Getting sensible policies is important, both in creating a society we'd like to live in and in keeping society as a whole working smoothly, but using words like tyranny so lightly clos

  • by Joe The Dragon (967727) on Monday May 18, 2009 @07:22PM (#28005309)

    The right to a independent experts for court cases dealing with Technology that both sides can use and right to be able to use one for free as well as being to have your own.

  • Any Bill of Rights is impossible today, because I believe it is fundamentally impossible to find a large enough group people to matter that are:
    - basically of normal or higher intelligence
    - qualified to discuss such topics
    - connected enough to matter
    - capable of actual altruism

    1775 was an exceptional year for humanity, sadly not to be repeated.

  • My ideas (Score:2, Interesting)

    by Lord Kano (13027)

    1. Any hardware or software product that is no longer sold must have all source code available under an open-source (not necessarily free) license.
    2. It must be legal and possible to backup anything that one has paid for.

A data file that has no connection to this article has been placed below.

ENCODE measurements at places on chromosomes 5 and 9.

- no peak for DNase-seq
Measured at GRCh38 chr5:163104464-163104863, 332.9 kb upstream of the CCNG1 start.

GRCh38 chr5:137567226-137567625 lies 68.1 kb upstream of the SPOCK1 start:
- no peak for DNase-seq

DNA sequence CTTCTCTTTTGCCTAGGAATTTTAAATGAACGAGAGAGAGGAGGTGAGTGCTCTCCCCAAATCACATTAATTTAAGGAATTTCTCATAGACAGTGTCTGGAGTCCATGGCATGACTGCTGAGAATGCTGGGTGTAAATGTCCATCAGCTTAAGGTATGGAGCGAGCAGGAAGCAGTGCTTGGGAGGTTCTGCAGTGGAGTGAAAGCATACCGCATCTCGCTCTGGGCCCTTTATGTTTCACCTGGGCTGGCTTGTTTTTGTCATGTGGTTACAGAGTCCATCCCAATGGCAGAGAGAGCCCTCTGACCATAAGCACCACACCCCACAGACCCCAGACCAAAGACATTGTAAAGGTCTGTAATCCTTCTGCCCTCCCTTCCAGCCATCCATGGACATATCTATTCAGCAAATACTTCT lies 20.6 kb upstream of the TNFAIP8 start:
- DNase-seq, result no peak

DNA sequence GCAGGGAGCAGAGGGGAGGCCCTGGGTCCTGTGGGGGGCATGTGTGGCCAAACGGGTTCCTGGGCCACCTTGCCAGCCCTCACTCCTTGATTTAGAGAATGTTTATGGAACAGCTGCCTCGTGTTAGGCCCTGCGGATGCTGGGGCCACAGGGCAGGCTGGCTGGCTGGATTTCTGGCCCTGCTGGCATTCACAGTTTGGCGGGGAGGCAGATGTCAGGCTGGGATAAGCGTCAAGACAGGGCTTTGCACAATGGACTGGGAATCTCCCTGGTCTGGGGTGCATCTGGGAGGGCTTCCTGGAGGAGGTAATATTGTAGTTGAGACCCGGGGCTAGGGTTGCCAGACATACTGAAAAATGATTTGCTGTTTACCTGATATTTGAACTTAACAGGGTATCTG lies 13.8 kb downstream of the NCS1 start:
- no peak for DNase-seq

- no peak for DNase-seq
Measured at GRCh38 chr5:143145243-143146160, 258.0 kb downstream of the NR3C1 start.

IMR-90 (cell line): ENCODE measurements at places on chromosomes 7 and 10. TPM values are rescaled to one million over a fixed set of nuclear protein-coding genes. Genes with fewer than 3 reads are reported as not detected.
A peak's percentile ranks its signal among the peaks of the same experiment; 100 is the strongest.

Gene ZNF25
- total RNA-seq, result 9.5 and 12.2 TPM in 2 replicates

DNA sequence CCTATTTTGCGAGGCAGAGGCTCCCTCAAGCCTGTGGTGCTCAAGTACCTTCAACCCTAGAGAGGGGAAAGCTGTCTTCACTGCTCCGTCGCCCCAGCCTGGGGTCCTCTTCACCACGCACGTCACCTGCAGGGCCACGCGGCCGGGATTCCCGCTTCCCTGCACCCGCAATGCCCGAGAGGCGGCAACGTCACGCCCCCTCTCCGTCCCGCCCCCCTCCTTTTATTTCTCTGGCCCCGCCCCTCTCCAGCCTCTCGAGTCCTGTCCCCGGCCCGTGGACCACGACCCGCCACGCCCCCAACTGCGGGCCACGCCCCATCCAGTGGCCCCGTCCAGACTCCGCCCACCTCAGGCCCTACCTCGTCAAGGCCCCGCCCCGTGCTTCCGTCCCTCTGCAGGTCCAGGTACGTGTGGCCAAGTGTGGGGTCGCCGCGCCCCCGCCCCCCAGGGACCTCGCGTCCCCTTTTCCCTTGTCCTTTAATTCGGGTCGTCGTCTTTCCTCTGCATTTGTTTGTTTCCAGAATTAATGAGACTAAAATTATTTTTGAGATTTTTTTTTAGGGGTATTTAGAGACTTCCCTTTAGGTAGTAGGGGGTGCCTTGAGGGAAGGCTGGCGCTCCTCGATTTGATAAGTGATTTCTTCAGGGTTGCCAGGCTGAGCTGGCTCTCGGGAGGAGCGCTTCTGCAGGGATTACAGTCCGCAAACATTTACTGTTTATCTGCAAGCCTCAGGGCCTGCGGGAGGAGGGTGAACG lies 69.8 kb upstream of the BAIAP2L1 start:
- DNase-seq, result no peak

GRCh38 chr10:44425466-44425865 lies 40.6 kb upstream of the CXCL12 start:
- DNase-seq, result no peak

LK

    1. Freedom of speech and of the press; freedom of religion and assembly; freedom to speak your mind without fear of governmental violence of any sort. Can't say it too many times: expression is sacrosanct.
    2. Right to keep, control, and protect one's own property. The rights of physical property owners to control devices in their ownership reaffirmed over and against claims by "intellectual property" owners. You don't get to scramble my hard drive just because you think maybe I'm a pirate.
    3. D
  • I have a saying that keeps me secure in my house and my office:

    "If it comes into my possession, I control it."

    What that means is that it does exactly what I say, does not call home unless I let it, does not keep hidden logs, does not have back doors, does not answer to anyone but me or the person I have controlling it. I think if this were phrased in lawyer speak, then that would be all we need from technology.